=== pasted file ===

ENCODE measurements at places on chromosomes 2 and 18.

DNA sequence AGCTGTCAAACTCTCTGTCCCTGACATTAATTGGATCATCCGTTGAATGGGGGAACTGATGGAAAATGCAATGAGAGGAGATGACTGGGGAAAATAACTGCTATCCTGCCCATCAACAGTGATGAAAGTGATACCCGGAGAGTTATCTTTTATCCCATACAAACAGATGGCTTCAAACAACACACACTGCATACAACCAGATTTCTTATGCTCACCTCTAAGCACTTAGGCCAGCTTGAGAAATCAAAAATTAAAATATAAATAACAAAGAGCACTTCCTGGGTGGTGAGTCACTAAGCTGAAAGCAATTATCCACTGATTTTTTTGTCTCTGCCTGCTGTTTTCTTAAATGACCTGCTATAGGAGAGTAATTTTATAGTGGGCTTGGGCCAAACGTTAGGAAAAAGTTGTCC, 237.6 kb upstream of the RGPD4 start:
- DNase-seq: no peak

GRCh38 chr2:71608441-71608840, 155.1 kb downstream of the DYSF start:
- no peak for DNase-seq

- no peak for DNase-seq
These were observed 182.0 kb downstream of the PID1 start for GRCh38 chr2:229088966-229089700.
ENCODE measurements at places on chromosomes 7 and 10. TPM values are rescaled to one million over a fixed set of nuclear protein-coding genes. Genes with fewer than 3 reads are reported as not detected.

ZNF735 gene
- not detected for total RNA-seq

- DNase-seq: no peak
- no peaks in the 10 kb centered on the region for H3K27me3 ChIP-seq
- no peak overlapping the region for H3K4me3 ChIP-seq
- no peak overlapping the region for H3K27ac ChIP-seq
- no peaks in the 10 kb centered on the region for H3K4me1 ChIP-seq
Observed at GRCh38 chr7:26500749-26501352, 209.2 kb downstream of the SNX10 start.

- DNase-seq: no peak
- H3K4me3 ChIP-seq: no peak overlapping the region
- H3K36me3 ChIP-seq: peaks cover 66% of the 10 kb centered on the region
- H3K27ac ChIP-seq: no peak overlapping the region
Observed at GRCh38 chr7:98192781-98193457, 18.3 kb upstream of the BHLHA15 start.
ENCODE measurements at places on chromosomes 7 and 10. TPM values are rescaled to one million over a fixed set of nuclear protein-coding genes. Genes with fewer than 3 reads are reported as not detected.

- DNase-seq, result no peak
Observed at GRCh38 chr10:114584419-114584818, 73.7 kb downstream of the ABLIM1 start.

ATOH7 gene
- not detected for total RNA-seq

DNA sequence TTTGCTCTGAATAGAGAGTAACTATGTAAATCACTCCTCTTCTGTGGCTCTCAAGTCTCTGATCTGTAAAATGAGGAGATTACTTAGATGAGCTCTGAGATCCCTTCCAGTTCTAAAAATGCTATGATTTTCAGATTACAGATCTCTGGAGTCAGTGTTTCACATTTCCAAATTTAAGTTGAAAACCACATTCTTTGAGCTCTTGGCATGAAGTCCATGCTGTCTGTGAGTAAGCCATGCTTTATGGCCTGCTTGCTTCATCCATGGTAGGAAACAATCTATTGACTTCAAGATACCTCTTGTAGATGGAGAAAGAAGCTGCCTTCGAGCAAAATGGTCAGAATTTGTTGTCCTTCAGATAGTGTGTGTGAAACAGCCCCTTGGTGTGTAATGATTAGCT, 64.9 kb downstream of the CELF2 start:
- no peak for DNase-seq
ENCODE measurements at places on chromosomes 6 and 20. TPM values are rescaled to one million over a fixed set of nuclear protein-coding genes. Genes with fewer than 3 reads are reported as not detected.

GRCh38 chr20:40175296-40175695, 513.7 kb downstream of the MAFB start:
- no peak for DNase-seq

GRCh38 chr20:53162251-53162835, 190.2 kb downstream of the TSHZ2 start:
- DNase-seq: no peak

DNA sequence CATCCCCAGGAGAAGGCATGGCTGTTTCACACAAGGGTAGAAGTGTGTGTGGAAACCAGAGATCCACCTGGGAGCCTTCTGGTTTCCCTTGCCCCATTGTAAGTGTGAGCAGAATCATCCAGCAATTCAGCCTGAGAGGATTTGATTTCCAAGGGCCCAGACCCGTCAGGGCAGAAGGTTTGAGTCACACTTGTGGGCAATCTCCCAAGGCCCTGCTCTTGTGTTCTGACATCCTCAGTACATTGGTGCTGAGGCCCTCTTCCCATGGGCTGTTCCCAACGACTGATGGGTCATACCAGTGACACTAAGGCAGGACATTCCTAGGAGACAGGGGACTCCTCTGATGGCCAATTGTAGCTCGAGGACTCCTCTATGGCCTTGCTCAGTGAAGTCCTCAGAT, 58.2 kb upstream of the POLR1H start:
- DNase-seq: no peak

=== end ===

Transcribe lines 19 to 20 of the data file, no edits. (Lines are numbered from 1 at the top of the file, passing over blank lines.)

- H3K36me3 ChIP-seq: peaks cover 66% of the 10 kb centered on the region
- H3K27ac ChIP-seq: no peak overlapping the region